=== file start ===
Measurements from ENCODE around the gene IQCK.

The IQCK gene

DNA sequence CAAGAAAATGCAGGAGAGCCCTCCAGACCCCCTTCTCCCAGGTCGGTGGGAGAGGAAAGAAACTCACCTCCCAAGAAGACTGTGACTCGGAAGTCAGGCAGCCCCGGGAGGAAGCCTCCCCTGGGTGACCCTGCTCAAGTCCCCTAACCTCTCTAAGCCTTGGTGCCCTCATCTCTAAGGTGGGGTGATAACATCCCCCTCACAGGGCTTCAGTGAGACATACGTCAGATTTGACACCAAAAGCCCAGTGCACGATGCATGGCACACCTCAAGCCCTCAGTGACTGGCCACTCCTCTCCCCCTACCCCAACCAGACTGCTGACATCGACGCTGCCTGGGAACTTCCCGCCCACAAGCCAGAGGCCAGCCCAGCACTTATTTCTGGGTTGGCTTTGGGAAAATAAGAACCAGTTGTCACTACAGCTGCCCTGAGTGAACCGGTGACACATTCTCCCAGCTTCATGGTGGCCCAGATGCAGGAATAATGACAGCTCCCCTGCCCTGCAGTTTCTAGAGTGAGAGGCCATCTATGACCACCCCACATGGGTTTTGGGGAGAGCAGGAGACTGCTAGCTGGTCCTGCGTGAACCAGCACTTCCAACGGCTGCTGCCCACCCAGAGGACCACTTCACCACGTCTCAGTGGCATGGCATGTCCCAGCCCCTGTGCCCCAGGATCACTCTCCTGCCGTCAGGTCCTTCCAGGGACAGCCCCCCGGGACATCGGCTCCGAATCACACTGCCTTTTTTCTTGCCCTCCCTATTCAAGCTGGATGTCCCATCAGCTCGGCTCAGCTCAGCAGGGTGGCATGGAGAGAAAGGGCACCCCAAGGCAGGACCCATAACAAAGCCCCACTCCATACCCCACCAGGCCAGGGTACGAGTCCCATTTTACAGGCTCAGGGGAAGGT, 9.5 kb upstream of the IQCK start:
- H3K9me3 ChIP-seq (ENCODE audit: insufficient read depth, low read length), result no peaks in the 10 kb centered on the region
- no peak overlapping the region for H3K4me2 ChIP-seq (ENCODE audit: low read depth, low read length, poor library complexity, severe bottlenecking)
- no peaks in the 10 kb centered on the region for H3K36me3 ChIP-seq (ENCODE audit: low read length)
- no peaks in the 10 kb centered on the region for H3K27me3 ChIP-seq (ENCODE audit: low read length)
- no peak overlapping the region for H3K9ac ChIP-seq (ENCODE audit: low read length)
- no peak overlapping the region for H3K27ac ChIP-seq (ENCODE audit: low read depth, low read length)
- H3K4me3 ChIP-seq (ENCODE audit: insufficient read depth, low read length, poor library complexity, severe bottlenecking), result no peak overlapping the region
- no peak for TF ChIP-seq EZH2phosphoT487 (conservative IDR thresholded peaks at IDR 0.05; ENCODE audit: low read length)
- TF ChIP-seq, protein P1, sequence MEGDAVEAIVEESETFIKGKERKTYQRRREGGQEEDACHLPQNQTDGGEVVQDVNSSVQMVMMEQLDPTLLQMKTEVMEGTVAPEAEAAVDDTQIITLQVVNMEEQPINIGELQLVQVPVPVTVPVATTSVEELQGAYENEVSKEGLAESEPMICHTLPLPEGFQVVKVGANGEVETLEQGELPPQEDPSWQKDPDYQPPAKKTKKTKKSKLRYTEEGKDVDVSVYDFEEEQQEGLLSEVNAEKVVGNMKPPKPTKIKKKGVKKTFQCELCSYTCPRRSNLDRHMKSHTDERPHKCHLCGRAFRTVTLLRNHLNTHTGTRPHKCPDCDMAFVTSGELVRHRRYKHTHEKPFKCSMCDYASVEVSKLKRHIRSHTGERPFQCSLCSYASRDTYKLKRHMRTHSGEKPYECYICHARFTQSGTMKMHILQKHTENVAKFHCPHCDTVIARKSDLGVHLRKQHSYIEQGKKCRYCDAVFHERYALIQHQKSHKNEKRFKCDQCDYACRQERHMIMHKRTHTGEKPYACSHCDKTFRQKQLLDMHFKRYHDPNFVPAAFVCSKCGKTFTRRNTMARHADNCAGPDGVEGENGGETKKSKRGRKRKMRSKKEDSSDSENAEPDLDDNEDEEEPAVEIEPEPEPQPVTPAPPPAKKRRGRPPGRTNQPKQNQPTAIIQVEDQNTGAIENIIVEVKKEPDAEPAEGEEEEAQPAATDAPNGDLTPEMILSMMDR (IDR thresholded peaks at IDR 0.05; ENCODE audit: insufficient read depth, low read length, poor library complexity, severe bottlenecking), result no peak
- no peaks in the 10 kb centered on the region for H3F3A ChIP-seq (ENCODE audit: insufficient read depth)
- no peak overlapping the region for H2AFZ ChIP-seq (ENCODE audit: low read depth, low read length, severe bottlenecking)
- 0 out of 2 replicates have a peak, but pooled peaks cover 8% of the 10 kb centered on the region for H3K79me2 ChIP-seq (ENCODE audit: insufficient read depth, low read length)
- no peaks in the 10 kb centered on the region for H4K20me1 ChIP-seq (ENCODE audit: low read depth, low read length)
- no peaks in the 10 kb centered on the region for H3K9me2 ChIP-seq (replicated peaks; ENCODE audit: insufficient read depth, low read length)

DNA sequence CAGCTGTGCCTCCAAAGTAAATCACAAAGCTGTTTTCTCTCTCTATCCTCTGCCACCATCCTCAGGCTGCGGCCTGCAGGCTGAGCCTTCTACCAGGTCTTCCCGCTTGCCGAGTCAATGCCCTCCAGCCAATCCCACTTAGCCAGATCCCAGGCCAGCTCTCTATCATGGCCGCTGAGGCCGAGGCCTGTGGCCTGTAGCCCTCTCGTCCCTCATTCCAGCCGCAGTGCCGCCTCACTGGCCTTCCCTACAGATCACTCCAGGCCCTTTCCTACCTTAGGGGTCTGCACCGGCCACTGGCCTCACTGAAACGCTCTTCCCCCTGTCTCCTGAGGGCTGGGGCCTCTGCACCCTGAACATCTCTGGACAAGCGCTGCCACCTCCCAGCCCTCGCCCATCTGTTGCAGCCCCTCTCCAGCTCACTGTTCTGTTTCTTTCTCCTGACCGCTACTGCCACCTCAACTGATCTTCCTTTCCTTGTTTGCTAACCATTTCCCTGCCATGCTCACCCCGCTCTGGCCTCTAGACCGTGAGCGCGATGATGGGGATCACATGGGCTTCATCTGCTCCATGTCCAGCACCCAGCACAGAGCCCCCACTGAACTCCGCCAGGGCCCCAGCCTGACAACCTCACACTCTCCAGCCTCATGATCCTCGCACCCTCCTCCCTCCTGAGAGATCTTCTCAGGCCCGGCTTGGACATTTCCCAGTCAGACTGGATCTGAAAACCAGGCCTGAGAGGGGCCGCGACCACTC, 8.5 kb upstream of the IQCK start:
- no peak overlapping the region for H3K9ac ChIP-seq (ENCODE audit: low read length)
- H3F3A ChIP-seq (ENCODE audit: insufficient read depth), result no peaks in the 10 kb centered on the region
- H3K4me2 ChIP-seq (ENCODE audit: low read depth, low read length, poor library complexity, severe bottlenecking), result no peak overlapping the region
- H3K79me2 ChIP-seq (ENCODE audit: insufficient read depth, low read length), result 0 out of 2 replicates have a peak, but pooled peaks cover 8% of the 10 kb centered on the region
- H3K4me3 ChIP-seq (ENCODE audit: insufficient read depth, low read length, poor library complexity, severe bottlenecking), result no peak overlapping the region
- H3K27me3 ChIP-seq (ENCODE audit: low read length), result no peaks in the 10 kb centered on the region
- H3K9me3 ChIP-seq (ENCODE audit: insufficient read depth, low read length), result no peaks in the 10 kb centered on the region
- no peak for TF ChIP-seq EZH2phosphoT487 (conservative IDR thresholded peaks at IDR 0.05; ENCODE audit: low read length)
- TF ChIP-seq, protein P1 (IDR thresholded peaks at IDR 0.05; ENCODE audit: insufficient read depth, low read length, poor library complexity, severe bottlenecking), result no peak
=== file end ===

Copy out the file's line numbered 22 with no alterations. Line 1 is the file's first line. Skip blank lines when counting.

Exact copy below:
- H3K79me2 ChIP-seq (ENCODE audit: insufficient read depth, low read length), result 0 out of 2 replicates have a peak, but pooled peaks cover 8% of the 10 kb centered on the region